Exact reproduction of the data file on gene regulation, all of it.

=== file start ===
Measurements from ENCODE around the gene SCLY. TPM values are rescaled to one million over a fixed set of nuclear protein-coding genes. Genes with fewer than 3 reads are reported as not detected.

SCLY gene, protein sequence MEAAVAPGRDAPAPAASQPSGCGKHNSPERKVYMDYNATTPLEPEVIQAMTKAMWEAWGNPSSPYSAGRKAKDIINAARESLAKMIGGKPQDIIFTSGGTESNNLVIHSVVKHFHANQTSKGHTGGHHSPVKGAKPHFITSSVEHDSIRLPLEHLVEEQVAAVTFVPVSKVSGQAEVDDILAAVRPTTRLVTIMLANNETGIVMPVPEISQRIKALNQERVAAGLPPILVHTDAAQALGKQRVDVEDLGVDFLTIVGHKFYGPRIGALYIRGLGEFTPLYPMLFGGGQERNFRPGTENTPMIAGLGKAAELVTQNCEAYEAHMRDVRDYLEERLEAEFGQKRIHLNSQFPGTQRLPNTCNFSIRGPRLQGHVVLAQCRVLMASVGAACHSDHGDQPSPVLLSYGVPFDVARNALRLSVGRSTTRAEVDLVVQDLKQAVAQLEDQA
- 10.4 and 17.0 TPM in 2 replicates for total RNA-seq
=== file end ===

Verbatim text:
Measurements from ENCODE around the gene SCLY. TPM values are rescaled to one million over a fixed set of nuclear protein-coding genes. Genes with fewer than 3 reads are reported as not detected.

SCLY gene, protein sequence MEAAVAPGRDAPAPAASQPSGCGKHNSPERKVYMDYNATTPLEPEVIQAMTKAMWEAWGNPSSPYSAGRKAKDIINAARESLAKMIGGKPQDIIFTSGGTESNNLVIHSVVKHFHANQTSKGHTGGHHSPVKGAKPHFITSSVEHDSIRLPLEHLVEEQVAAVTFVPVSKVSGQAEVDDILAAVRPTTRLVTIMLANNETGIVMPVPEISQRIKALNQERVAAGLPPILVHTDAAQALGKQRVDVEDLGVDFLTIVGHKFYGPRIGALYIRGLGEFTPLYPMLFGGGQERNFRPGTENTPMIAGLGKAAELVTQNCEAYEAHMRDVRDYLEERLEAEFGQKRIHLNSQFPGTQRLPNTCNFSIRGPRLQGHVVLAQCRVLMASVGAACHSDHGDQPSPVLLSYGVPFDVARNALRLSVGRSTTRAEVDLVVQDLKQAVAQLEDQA
- 10.4 and 17.0 TPM in 2 replicates for total RNA-seq